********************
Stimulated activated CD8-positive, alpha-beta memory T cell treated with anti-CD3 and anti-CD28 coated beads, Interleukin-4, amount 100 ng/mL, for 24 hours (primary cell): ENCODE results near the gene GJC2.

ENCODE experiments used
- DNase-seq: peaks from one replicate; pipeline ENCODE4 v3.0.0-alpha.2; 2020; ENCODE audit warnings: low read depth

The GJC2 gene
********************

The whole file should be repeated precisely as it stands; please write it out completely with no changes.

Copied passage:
Stimulated activated CD8-positive, alpha-beta memory T cell treated with anti-CD3 and anti-CD28 coated beads, Interleukin-4, amount 100 ng/mL, for 24 hours (primary cell): ENCODE results near the gene GJC2.

ENCODE experiments used
- DNase-seq: peaks from one replicate; pipeline ENCODE4 v3.0.0-alpha.2; 2020; ENCODE audit warnings: low read depth

The GJC2 gene